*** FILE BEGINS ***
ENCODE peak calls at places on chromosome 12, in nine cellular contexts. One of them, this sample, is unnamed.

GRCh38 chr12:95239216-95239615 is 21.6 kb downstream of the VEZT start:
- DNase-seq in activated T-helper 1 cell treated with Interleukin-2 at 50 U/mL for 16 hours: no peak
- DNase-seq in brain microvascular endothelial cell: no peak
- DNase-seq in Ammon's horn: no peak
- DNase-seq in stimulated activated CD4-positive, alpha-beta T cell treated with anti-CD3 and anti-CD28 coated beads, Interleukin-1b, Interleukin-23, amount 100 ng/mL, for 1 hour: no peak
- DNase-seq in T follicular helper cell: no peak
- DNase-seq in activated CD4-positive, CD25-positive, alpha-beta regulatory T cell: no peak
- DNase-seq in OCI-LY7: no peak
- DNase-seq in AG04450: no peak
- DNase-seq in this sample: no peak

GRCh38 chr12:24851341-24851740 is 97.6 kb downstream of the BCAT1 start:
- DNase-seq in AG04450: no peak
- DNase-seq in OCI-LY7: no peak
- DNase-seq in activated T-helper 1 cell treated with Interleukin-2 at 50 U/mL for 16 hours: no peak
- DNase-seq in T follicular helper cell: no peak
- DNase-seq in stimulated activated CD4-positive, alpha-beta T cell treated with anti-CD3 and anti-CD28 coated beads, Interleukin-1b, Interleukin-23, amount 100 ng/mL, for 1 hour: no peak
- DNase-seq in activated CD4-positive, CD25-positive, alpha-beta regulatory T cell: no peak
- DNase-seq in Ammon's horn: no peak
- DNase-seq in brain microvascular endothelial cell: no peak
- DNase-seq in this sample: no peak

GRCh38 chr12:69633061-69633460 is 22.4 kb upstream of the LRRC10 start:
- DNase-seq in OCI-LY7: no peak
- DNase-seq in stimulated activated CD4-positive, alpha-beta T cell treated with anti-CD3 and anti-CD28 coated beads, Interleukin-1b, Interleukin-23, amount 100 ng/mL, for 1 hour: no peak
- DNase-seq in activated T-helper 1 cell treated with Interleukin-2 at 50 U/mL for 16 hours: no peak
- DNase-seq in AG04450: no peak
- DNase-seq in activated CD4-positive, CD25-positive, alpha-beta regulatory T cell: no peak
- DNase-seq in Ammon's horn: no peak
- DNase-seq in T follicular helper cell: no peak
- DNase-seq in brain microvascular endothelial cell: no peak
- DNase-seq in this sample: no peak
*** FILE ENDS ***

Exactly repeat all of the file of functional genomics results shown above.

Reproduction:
ENCODE peak calls at places on chromosome 12, in nine cellular contexts. One of them, this sample, is unnamed.

GRCh38 chr12:95239216-95239615 is 21.6 kb downstream of the VEZT start:
- DNase-seq in activated T-helper 1 cell treated with Interleukin-2 at 50 U/mL for 16 hours: no peak
- DNase-seq in brain microvascular endothelial cell: no peak
- DNase-seq in Ammon's horn: no peak
- DNase-seq in stimulated activated CD4-positive, alpha-beta T cell treated with anti-CD3 and anti-CD28 coated beads, Interleukin-1b, Interleukin-23, amount 100 ng/mL, for 1 hour: no peak
- DNase-seq in T follicular helper cell: no peak
- DNase-seq in activated CD4-positive, CD25-positive, alpha-beta regulatory T cell: no peak
- DNase-seq in OCI-LY7: no peak
- DNase-seq in AG04450: no peak
- DNase-seq in this sample: no peak

GRCh38 chr12:24851341-24851740 is 97.6 kb downstream of the BCAT1 start:
- DNase-seq in AG04450: no peak
- DNase-seq in OCI-LY7: no peak
- DNase-seq in activated T-helper 1 cell treated with Interleukin-2 at 50 U/mL for 16 hours: no peak
- DNase-seq in T follicular helper cell: no peak
- DNase-seq in stimulated activated CD4-positive, alpha-beta T cell treated with anti-CD3 and anti-CD28 coated beads, Interleukin-1b, Interleukin-23, amount 100 ng/mL, for 1 hour: no peak
- DNase-seq in activated CD4-positive, CD25-positive, alpha-beta regulatory T cell: no peak
- DNase-seq in Ammon's horn: no peak
- DNase-seq in brain microvascular endothelial cell: no peak
- DNase-seq in this sample: no peak

GRCh38 chr12:69633061-69633460 is 22.4 kb upstream of the LRRC10 start:
- DNase-seq in OCI-LY7: no peak
- DNase-seq in stimulated activated CD4-positive, alpha-beta T cell treated with anti-CD3 and anti-CD28 coated beads, Interleukin-1b, Interleukin-23, amount 100 ng/mL, for 1 hour: no peak
- DNase-seq in activated T-helper 1 cell treated with Interleukin-2 at 50 U/mL for 16 hours: no peak
- DNase-seq in AG04450: no peak
- DNase-seq in activated CD4-positive, CD25-positive, alpha-beta regulatory T cell: no peak
- DNase-seq in Ammon's horn: no peak
- DNase-seq in T follicular helper cell: no peak
- DNase-seq in brain microvascular endothelial cell: no peak
- DNase-seq in this sample: no peak